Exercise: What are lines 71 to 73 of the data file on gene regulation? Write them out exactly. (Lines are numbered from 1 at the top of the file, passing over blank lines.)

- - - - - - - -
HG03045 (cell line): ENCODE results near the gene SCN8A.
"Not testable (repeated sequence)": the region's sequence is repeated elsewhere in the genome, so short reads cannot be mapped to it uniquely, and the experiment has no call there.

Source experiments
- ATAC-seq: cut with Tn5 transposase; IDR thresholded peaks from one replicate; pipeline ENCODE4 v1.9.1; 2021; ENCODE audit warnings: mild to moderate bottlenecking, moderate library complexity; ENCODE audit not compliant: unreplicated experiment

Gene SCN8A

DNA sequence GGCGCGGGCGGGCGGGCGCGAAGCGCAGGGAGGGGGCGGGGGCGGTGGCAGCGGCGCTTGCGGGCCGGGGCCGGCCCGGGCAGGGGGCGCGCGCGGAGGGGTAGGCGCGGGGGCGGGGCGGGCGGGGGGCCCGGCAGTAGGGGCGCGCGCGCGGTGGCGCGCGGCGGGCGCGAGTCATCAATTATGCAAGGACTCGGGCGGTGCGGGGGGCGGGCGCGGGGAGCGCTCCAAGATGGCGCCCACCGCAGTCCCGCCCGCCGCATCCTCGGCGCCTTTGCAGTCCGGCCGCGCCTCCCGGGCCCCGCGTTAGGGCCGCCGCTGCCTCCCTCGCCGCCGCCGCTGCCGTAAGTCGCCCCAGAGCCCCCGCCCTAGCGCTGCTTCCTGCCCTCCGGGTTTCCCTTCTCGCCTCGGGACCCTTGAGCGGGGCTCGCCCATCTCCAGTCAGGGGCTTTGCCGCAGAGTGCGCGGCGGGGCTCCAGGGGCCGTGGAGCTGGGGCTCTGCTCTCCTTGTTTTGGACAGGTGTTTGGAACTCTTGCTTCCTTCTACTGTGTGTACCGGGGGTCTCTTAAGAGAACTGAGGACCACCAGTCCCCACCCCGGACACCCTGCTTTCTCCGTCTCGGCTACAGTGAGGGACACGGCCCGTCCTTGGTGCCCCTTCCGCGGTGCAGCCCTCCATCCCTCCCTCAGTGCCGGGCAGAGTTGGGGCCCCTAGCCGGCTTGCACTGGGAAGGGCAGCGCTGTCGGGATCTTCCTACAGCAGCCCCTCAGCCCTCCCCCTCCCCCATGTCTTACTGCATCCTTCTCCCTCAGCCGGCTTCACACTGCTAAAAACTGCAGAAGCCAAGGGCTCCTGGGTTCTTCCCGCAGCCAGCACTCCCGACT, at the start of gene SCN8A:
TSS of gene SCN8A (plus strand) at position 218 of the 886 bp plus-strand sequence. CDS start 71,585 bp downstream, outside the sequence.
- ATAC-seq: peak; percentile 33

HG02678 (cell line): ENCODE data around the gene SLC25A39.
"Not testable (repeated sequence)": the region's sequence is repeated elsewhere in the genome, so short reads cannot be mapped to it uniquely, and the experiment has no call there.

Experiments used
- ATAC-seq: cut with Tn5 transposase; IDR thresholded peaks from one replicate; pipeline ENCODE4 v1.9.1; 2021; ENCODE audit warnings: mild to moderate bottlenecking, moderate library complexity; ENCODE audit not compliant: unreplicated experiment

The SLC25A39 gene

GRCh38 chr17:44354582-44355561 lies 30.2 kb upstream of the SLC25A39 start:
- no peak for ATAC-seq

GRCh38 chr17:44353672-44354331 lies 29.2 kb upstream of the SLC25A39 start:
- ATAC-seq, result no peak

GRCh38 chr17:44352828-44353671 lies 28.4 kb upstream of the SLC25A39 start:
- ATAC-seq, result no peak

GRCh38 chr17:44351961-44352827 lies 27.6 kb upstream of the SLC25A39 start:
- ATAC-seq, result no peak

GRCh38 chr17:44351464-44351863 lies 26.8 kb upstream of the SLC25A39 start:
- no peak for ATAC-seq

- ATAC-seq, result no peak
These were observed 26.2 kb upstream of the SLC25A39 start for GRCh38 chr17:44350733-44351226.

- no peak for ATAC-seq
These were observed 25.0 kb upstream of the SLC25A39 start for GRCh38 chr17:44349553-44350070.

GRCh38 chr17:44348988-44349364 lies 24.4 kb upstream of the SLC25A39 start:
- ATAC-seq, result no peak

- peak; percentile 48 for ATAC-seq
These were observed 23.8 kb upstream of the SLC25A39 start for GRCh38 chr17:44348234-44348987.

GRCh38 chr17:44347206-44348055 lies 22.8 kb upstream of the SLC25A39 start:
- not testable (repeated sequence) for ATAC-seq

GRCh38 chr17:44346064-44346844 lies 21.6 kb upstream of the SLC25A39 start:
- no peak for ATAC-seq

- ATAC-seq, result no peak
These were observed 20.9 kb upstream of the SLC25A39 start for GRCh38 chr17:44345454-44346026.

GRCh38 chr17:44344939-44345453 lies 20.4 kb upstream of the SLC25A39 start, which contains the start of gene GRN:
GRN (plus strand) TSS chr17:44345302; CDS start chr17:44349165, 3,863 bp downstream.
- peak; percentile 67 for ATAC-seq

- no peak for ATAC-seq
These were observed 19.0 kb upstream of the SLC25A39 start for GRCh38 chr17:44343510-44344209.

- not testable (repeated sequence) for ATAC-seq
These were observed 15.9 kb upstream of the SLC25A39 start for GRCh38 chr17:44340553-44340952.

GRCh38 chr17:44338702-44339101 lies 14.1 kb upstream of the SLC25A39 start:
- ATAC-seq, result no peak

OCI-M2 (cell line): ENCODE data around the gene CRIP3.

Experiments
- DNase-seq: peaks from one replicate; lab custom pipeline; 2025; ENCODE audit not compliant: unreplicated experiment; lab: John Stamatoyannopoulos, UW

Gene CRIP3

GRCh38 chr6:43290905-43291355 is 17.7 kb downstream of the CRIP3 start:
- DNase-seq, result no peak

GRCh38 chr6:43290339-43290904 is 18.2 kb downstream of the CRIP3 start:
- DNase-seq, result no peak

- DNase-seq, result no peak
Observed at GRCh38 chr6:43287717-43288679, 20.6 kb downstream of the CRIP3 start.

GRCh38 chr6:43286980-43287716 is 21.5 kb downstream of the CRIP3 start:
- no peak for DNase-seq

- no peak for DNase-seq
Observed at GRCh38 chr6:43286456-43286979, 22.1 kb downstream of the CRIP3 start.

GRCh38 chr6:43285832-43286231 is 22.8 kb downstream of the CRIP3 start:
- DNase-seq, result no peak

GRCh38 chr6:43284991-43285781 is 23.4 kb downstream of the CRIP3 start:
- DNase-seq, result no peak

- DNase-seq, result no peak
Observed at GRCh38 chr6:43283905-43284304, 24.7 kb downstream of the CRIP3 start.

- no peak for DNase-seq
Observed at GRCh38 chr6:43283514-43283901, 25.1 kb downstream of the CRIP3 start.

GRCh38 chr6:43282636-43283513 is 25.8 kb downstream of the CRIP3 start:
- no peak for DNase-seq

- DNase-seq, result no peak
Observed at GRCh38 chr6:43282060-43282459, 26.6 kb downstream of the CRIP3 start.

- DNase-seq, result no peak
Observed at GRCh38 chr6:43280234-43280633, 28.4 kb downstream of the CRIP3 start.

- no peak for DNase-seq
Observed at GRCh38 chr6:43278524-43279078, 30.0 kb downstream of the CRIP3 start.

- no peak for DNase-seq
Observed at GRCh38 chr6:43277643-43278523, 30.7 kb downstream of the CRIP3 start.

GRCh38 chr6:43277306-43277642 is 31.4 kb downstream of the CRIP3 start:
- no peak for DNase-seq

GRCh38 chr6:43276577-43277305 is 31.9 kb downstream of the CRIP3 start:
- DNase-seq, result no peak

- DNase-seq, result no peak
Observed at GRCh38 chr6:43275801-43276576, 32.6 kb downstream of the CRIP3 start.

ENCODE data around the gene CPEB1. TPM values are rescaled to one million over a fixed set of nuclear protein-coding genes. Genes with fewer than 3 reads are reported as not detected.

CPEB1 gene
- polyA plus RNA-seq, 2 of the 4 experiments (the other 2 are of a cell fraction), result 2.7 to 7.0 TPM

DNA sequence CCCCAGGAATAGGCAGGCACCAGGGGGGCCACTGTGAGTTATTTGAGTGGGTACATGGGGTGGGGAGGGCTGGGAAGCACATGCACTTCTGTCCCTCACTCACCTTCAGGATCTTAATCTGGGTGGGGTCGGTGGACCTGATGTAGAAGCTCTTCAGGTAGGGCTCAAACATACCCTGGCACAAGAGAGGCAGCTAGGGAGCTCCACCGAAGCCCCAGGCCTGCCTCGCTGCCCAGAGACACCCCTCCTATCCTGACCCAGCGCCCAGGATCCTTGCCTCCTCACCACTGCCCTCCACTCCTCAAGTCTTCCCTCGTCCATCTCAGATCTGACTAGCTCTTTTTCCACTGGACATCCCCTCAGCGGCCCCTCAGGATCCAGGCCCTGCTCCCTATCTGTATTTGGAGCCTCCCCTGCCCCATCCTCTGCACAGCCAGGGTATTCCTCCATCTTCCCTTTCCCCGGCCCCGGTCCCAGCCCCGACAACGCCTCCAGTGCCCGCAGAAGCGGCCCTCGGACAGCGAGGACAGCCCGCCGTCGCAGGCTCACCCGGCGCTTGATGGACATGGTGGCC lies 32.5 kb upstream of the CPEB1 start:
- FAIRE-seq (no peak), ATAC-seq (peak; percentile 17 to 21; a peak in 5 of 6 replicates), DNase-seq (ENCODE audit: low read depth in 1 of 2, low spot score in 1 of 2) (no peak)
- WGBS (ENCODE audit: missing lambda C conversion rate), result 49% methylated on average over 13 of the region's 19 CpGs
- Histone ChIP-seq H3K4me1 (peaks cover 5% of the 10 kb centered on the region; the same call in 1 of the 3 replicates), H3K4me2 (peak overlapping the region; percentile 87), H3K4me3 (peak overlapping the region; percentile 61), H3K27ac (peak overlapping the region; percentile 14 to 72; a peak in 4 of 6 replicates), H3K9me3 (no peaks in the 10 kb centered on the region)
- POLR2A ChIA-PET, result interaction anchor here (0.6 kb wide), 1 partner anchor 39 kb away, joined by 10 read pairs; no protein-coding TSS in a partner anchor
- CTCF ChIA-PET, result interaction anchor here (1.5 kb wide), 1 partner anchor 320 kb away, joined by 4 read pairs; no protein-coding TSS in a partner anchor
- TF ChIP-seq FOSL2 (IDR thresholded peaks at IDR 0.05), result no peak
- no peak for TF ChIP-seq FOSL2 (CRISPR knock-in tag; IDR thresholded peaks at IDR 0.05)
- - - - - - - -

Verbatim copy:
- DNase-seq, result no peak
Observed at GRCh38 chr6:43282060-43282459, 26.6 kb downstream of the CRIP3 start.

- DNase-seq, result no peak